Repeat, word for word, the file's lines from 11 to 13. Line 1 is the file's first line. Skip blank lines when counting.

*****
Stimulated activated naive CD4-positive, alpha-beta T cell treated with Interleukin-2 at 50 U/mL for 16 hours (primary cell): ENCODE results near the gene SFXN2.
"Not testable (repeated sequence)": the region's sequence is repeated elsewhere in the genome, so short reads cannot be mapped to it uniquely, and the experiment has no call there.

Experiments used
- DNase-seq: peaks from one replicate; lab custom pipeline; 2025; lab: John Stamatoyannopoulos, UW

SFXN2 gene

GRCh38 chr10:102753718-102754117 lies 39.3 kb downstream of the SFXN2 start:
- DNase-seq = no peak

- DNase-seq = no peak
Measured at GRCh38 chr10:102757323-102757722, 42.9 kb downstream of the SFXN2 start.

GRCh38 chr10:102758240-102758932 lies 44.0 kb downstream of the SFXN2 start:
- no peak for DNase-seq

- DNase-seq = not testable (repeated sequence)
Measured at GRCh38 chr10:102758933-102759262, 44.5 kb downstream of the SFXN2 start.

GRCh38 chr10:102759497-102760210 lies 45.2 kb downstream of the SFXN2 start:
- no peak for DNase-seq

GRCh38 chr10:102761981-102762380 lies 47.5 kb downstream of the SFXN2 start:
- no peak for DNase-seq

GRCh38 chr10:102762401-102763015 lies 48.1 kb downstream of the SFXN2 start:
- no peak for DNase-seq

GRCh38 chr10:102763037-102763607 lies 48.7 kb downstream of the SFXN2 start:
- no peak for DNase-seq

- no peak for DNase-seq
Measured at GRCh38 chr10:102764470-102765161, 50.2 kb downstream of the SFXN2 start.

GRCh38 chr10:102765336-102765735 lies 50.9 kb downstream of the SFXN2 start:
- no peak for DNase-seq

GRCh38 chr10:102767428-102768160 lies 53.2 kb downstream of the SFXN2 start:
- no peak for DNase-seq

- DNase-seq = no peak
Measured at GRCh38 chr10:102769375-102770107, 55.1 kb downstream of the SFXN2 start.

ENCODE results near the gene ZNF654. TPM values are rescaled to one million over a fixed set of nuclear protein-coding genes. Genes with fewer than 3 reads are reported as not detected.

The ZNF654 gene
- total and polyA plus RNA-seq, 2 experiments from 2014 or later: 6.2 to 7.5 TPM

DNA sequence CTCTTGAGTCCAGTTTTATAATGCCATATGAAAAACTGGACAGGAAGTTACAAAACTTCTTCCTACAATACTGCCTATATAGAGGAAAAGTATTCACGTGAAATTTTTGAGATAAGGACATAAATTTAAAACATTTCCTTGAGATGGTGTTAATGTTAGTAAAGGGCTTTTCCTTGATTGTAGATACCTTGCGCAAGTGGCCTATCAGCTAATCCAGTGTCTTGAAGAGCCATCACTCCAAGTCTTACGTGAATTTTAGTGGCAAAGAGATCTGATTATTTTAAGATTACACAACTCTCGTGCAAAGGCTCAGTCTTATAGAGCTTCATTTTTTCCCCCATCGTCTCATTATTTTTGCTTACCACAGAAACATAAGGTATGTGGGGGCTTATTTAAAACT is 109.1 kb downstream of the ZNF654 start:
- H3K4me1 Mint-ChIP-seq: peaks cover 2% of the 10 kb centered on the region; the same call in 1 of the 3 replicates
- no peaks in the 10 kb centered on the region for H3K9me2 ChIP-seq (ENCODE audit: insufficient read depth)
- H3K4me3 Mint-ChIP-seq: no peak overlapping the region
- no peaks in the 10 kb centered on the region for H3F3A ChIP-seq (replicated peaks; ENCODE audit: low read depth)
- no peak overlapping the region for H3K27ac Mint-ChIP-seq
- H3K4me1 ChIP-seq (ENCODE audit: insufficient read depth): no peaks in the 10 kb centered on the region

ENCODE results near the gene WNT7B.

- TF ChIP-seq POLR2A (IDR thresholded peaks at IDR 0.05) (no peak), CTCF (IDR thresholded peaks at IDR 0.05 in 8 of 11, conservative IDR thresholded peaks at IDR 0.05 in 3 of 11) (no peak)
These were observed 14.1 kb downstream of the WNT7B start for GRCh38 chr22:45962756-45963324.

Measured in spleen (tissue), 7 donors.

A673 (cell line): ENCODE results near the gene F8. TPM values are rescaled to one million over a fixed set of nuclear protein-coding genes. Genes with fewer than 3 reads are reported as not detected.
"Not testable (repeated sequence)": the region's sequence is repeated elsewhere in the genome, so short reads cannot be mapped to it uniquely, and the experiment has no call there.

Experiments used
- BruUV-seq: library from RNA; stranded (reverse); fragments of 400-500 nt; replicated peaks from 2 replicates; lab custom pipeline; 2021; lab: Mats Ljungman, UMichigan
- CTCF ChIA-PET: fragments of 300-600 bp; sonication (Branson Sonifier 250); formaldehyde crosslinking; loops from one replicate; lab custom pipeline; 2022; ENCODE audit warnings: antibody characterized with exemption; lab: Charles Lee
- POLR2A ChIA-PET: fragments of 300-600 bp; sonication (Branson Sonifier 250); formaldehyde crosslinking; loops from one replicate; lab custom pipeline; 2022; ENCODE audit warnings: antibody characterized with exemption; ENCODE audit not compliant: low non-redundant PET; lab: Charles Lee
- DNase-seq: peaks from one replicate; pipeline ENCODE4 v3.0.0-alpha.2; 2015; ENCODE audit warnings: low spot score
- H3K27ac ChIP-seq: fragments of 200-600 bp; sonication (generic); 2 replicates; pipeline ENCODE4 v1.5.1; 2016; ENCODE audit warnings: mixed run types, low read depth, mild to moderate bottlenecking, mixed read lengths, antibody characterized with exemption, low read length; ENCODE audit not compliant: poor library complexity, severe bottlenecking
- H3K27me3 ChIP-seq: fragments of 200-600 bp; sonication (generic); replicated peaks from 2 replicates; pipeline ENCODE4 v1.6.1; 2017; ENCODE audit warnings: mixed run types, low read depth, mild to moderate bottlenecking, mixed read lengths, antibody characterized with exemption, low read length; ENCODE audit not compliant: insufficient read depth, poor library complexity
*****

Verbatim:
- no peak for DNase-seq

- DNase-seq = not testable (repeated sequence)
Measured at GRCh38 chr10:102758933-102759262, 44.5 kb downstream of the SFXN2 start.